Solvent Degreasing

In deciding on solvent cleaning, consider safety, regulatory and technical aspects.

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Choosing a cleaning agent and cleaning process depends on what soils need to be removed and the nature of the surface they are on. In the cleaning world, solvent cleaning (as contrasted with aqueous cleaning) means cleaning with organic solvents—cleaning agents with molecules containing carbon. The concept of “like dissolves like” is based on the inherent nature of molecules. The term “solvent degreasers” may be partly based on the fact that many soils associated with parts manufacturing are based on organic molecules, like grease. Not only do organic solvents have greater solvency for organic soils, they also frequently have low surface tension and viscosity, enabling them to enter into tight spaces.

Some solvent degreasers are single molecules, like perchloroethylene or isopropyl alcohol. If you have more polar soils, all other things being equal, isopropyl alcohol will be the better choice because it itself is polar. Mineral spirits are inherently a blend of hydrocarbons, which are non-polar molecules in chains of carbon with hydrogen attached. Hydrocarbons also tend to be very effective in removing oils and greases. Because the scope of solvency of cleaning agents that are single or closely-related molecules may be relatively limited, more complex solvent blends, containing a variety of molecules, are needed to enlarge the range of soils that can be removed.

Some manufacturers shy away from blends because of concerns about product consistency. However, even so-called single molecule cleaning agents may be a blend. Lower boiling point solvents, like chlorinated or brominated cleaning agents, contain stabilizers to inhibit acid production. Acid can damage the cleaning equipment, not to mention the product. Some higher boiling solvents use stabilizers to keep the molecules from oxidizing; this is important to keep the process constant and to avoid generating flammable products.

Some manufacturers swear by vapor degreasing, an inherently solvent cleaning process. In traditional vapor degreasers, the cleaning and rinsing can be in the liquid or vapor phase. One advantage is that because the entire process or the final rinse can take place in the vapor phase, cleaning (or rinsing) is in freshly-distilled solvent. This means less concern with contaminated process bath and reduced drying time. Degreasing with blends is also possible if you use azeotropes, which are blends where the ratio of boiling rates is the same as the ratio of the constituents so the relative constituency remains the same when the mixture boils. Using azeotropes for degreasing is a must for solvency consistency. Also, many non-azeotropes can become flammable if a non-flammable portion boils off faster than a flammable portion. It is possible to vapor degrease with low-flash-point solvents and azeotrope blends if you invest in cleaning equipment specifically designed for low-flashpoint solvents. For example, the flammable azeotrope of cyclohexane and isopropyl alcohol is effective for cleaning mixtures of polar and nonpolar soils.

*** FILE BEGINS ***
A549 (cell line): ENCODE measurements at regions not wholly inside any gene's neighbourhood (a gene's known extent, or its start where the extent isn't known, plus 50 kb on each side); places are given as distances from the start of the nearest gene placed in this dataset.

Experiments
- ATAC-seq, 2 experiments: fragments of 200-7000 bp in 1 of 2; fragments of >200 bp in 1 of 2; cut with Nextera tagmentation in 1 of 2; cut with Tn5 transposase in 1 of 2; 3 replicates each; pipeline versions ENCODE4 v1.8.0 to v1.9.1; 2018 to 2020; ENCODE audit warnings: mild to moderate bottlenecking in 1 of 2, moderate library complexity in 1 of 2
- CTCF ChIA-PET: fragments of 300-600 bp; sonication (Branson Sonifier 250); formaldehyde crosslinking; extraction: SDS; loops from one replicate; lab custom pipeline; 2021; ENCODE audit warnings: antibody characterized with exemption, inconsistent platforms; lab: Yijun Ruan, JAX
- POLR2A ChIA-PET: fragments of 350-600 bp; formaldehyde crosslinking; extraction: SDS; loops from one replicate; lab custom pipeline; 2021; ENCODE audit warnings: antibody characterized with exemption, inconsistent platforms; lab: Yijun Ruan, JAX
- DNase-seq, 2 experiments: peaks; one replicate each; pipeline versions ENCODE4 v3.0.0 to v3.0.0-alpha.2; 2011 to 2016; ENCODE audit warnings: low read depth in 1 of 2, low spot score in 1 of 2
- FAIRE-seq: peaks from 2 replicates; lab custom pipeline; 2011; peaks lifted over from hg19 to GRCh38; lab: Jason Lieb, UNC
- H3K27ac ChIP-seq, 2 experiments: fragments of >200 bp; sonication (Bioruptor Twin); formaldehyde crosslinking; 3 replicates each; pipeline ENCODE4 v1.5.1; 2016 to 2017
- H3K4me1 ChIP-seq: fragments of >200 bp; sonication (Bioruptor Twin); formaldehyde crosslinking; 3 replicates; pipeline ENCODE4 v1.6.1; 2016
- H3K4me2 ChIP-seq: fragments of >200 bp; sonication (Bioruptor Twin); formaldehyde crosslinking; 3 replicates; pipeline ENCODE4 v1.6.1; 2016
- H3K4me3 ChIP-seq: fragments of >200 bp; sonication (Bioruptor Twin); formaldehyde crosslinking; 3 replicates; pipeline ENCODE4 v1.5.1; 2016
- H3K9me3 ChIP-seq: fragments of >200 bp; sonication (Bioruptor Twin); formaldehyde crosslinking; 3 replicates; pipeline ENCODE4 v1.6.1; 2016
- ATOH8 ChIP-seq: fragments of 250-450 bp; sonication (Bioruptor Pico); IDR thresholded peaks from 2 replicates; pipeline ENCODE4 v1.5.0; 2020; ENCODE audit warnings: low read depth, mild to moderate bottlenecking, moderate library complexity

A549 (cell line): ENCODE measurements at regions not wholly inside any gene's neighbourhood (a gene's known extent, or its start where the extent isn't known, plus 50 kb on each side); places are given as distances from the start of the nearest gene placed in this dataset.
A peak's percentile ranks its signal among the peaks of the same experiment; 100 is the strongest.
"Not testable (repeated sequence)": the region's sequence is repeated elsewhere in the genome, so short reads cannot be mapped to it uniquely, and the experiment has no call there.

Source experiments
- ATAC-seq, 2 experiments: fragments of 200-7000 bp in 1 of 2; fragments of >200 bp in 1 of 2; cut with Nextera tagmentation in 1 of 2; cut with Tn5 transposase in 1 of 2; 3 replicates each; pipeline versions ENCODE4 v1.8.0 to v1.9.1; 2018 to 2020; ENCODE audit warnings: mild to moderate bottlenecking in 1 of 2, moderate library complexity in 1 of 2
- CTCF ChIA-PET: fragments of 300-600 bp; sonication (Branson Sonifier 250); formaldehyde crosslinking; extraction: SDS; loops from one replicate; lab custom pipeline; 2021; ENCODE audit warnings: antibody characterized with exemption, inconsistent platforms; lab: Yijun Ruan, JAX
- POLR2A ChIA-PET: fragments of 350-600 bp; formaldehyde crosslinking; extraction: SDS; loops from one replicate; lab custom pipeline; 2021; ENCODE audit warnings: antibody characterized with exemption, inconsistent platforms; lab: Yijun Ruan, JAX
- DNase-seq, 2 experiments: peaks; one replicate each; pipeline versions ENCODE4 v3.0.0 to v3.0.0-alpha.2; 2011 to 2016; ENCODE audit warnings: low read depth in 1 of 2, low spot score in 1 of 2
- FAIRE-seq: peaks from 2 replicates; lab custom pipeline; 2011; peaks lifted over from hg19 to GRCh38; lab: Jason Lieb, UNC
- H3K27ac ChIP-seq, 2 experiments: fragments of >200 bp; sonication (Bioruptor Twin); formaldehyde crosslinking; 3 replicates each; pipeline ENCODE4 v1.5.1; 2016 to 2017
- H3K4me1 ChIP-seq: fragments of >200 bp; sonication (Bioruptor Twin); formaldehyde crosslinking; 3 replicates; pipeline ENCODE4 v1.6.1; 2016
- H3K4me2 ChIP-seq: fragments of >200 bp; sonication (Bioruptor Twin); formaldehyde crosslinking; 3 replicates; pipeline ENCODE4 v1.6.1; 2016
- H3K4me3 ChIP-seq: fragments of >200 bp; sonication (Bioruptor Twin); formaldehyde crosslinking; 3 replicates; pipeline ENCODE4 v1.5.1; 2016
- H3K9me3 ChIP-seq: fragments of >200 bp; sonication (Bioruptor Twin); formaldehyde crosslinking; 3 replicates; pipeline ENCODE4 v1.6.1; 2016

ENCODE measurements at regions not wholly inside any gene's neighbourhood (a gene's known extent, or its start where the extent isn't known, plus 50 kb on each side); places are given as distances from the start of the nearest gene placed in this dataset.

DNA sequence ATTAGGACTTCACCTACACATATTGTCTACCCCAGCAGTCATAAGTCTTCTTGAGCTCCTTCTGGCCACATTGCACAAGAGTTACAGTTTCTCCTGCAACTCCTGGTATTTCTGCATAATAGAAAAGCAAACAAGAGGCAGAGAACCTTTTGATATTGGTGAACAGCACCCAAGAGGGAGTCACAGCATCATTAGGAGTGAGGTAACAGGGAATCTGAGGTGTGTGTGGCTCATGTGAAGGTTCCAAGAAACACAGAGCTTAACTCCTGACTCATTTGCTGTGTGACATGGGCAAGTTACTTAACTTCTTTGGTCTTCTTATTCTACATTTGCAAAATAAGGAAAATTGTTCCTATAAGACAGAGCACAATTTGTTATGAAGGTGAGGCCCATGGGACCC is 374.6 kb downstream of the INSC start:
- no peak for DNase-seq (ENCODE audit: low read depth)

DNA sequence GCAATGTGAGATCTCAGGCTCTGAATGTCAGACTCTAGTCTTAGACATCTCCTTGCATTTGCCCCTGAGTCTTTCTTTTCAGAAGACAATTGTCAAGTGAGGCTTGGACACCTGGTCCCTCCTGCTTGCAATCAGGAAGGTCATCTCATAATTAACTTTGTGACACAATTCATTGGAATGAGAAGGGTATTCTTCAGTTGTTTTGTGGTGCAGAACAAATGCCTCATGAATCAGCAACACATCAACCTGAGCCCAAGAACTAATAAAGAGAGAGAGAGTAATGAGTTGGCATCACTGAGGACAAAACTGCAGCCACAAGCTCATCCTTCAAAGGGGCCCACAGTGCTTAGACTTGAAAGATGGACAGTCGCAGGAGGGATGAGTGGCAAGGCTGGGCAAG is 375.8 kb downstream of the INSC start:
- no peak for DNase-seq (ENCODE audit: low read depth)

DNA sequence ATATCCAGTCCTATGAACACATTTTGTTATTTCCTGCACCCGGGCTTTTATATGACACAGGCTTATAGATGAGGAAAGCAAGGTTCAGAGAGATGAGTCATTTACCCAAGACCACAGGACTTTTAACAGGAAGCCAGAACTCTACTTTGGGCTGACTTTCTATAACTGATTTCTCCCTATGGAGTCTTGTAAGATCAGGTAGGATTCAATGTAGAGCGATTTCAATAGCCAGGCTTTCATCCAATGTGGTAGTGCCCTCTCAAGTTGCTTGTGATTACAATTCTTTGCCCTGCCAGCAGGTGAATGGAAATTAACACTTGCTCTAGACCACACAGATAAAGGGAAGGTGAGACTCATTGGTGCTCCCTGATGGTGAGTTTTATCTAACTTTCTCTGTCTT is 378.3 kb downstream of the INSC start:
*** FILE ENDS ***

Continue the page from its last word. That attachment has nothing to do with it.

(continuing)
Most common vapor degreasing systems are designed for lower-boiling solvents. However, many useful solvents and solvent blends have a higher boiling point than water. Mineral spirits and some bio-based solvents like those based on d-limonene (from citrus peel) and on methyl soyate (from soy beans) are higher boiling solvent cleaners. They may be used to wipe down parts or in dip tanks or with agitation or ultrasonics. While some sealed systems, often operating under a partial vacuum, are designed to use higher-boiling blends, these blends are not suited to typical open-top degreasers. With higher boiling solvents, depending on the next process steps and the end-use application, you have to be particularly concerned with drying and adequate removal of cleaning solvent residue.

There is also such a thing as too low a boiling point. Acetone, for example, has a broad spectrum solvency range—though sometimes it’s too aggressive. Some manufacturers avoid acetone on the grounds that the low boiling point causes it to flash off too rapidly to clean effectively. Since evaporation is inherently a cooling mechanism, a cooled part may condense moisture from the air. Speaking of “flash,” the flash point of acetone is -20° C; so don’t heat it or use it near ignition sources.

To decide what sort of solvent cleaning to use, consider safety/environmental regulatory as well as the technical aspects. Some important regulatory aspects include the PEL (permissible exposure level for workers), whether or not the solvent is a HAP (hazardous air pollutant) or a VOC (volatile organic compound), and whether or not it has a low flash point. Choose an effective cleaning solvent; and integrate the solvent with the cleaning process. There is probably no such thing as an inherently safe cleaning agent. If you don’t use good process design, you might harm your workers and the environment—not to mention the product. Nearly all cleaning agents can be used safely and responsibly, with the appropriate process and process controls.

Originally published in the November 2015 issue.

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